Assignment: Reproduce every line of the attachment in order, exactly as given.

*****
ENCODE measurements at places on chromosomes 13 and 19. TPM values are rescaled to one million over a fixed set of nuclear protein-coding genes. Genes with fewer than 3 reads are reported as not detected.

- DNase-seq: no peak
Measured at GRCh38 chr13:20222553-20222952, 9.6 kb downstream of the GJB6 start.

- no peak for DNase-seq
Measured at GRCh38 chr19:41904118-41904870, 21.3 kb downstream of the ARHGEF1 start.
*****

ENCODE measurements at places on chromosomes 13 and 19. TPM values are rescaled to one million over a fixed set of nuclear protein-coding genes. Genes with fewer than 3 reads are reported as not detected.

- DNase-seq: no peak
Measured at GRCh38 chr13:20222553-20222952, 9.6 kb downstream of the GJB6 start.

- no peak for DNase-seq
Measured at GRCh38 chr19:41904118-41904870, 21.3 kb downstream of the ARHGEF1 start.